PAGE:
If you join a group practice, you will most likely sign a contract with the owners. This contract dictates legally what you have to abide by in the practice. Each contract is different and it is important to read it word for word. Some contracts do not include supervision or allow you to take clients with you if you decide to leave. Violating the contract could result in legal involvement so be sure to consider this when choosing a group practice. In private practice, we discussed how you have autonomy or control over what works best. You may still have some autonomy in a group practice, but not full control. Check with your values and make a decision that works best for you.
Being a part of a group also means a community of people. You will have co-workers and people to interact with when they are available. Having co-workers creates opportunity for consultation on cases that may be difficult or that you need help with. Some group practices also offer group supervision so that those in the group are assisting each other. With having co-works, that also means an increase in referral sources. Not only will you receive referral sources from the group practice owners, you can also receive more as your co-workers learn more about your work and the areas you enjoy to work with.
Benefits are a possibility
Not every group practice offers this, but some do offer benefits which is an added bonus if that is important to you. There is also a possibility of being paneled with insurance companies at a group practice. As you start off after graduate school, many insurances will allow you to be paneled under another clinician as long as they are in the office while you are meeting with these clients. The group practice owners will manage this process and assist you with getting paneled rather than doing it on your own. This is all dependent on each group practice so consider these as questions to ask when you are considering a group practice and deciding what works best for you.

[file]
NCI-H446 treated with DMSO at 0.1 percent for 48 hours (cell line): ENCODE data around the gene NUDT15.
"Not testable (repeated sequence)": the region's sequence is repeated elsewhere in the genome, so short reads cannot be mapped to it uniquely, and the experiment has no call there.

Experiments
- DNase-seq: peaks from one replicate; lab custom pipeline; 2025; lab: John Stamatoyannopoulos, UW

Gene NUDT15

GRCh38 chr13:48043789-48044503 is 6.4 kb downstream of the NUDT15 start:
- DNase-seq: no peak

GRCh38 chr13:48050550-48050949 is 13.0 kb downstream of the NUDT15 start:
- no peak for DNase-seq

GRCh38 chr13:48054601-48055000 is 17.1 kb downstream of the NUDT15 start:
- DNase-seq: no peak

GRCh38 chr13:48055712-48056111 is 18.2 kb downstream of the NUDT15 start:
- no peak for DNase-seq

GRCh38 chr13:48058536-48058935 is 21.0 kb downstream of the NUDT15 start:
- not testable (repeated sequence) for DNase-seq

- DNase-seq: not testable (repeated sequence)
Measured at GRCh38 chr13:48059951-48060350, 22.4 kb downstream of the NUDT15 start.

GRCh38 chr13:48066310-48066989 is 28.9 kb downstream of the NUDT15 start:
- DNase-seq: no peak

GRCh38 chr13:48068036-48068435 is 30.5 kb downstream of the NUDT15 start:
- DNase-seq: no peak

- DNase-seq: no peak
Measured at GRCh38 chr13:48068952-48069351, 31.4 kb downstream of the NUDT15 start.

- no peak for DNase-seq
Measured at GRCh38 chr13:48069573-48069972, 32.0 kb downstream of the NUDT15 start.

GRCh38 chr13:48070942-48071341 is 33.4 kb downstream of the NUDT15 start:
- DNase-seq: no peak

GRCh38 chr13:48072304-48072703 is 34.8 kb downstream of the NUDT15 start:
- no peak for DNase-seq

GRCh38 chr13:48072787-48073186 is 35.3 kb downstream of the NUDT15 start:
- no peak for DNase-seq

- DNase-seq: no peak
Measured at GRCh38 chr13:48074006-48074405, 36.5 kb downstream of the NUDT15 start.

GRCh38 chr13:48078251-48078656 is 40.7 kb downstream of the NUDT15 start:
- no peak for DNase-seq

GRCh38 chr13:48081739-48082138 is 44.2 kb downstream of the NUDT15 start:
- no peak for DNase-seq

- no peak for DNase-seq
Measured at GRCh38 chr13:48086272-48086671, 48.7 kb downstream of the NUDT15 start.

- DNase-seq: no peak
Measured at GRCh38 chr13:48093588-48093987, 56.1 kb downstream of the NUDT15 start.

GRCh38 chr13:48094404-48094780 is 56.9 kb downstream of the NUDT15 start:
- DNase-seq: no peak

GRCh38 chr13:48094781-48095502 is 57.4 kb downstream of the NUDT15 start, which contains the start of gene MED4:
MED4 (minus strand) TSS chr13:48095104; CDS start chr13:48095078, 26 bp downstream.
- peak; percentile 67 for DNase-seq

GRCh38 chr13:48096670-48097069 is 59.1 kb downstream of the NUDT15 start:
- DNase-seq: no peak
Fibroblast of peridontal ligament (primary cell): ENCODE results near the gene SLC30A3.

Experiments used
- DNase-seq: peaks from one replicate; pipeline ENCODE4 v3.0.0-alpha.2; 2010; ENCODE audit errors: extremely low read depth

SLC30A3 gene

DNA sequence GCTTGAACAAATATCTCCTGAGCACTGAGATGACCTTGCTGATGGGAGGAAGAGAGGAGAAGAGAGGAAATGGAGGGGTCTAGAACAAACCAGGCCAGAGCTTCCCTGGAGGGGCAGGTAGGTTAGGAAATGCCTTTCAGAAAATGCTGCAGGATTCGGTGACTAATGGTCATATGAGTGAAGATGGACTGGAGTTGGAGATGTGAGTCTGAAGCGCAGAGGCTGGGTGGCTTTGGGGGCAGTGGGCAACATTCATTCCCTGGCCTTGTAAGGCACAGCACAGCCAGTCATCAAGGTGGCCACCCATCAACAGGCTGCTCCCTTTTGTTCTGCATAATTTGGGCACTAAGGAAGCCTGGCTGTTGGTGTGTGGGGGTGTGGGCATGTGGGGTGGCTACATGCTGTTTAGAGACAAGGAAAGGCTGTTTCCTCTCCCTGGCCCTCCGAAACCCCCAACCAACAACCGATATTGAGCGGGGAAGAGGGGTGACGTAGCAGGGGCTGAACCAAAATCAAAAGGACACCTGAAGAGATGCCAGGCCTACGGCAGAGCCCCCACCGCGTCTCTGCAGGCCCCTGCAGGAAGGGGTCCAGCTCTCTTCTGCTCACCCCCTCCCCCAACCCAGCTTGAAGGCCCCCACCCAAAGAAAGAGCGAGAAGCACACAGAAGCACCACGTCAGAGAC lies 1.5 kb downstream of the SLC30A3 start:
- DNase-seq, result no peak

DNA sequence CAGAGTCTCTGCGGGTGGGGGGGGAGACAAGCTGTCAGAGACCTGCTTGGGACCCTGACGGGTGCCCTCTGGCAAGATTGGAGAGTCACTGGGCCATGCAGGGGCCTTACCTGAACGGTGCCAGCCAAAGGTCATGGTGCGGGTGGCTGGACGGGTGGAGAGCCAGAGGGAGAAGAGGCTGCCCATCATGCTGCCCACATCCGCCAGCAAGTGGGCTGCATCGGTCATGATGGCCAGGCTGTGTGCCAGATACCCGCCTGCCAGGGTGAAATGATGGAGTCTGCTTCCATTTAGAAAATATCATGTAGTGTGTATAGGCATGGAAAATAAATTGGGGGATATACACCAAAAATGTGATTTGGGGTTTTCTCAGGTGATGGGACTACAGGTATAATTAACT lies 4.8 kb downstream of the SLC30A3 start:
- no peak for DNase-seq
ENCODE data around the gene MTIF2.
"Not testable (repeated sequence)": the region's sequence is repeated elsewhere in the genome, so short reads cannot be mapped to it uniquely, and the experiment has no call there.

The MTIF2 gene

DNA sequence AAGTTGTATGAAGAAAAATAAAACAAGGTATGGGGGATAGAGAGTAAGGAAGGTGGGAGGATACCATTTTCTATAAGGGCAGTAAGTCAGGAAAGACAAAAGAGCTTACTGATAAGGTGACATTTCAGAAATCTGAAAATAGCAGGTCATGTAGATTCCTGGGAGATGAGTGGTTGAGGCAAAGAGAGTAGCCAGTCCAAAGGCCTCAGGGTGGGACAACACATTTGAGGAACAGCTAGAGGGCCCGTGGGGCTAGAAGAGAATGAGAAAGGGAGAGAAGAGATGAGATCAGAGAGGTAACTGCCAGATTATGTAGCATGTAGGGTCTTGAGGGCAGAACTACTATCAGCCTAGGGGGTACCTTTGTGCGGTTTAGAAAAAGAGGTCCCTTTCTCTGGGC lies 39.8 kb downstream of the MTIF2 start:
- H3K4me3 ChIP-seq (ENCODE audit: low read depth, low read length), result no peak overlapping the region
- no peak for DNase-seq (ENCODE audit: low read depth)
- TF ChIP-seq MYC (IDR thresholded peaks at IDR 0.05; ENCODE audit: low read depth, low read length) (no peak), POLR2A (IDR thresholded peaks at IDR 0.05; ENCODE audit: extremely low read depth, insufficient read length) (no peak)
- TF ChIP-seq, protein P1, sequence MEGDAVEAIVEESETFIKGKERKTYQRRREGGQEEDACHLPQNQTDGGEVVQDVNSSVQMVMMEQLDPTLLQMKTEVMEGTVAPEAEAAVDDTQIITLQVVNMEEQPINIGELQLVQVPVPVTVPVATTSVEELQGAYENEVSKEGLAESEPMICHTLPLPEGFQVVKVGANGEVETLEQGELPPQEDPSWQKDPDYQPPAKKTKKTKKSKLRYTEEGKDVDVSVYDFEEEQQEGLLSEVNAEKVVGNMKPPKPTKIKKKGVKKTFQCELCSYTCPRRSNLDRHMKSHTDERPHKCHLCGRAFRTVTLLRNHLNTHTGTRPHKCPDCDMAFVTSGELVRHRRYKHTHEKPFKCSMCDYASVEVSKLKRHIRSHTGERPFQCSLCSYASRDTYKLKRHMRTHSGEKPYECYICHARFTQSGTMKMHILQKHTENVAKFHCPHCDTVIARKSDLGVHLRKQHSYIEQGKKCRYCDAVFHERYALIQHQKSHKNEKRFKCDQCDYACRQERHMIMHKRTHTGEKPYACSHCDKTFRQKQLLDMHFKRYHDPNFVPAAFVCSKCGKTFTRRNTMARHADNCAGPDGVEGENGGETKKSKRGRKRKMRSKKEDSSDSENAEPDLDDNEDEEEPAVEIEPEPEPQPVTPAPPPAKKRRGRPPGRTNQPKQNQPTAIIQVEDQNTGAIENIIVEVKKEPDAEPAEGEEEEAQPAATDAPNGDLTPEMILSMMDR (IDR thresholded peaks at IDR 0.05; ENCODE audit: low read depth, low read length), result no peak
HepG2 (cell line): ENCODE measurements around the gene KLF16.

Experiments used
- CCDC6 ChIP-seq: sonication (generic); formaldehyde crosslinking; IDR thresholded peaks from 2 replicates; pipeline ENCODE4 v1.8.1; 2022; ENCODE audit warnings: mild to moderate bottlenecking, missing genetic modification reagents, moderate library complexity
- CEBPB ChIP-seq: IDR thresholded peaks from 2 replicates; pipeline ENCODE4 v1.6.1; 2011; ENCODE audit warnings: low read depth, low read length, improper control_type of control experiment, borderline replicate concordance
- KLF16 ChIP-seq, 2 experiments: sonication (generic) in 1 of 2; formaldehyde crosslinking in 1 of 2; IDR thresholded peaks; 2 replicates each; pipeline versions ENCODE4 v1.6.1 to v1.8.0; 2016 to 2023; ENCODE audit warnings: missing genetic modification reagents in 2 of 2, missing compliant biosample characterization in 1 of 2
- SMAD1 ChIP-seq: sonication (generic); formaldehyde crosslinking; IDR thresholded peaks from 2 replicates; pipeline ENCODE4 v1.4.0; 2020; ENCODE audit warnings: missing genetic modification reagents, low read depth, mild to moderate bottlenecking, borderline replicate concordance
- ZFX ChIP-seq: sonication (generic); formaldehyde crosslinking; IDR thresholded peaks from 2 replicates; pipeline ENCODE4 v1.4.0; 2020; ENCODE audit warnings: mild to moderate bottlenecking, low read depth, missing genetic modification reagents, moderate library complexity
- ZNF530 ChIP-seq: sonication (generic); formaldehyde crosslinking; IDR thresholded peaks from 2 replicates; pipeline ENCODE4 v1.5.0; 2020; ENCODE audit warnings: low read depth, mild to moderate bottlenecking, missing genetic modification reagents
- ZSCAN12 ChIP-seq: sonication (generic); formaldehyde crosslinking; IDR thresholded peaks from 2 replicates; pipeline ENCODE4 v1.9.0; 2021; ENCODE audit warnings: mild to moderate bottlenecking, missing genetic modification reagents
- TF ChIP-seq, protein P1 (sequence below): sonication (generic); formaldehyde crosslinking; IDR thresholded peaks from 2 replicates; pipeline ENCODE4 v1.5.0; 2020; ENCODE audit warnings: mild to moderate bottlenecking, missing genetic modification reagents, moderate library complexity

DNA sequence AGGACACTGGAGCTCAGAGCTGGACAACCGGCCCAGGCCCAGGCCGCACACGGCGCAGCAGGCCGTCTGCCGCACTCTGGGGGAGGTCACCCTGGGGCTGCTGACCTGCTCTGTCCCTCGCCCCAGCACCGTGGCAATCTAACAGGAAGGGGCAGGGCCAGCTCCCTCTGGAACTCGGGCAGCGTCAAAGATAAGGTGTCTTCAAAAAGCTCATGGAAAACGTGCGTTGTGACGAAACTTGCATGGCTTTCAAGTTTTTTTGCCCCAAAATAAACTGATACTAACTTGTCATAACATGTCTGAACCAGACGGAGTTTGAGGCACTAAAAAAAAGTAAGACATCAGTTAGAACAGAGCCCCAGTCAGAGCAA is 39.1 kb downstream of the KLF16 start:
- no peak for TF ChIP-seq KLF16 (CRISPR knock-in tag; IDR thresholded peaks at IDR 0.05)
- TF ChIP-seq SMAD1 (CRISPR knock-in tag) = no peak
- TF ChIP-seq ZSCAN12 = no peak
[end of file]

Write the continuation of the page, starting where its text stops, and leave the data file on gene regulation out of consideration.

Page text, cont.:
Types of Client
While private practice allows you to work with your ideal clients, a group practice may not necessarily meet this need. You will most likely get to work with ideal clients, but you may also have to work with clients who are not ideal due to referrals coming in and needing to be assigned. Be aware of this and ask the practice owners how they handle referrals and assign them.
A group practice has a lot to offer and varies depending on why the owners created the practice. If you are considering this route, it is important to do your research and spend time knowing what you need out of a group practice and what you want. Going into your search for what's next with a clear understanding of what you desire to learn, what you need to get started and what you want will help guide you into a place of employment that is alignment of your goals and values.
As we did in the beginning, I want you to stop what you are doing and close your eyes. I want you to think about what you envision for your next steps. Imagine yourself in an agency and pay attention to what comes up in your body and how you feel. Imagine yourself in private practice. And then imagine yourself in a group practice. When you feel ready, open your eyes and jot down anything that came up for you that you want to remember.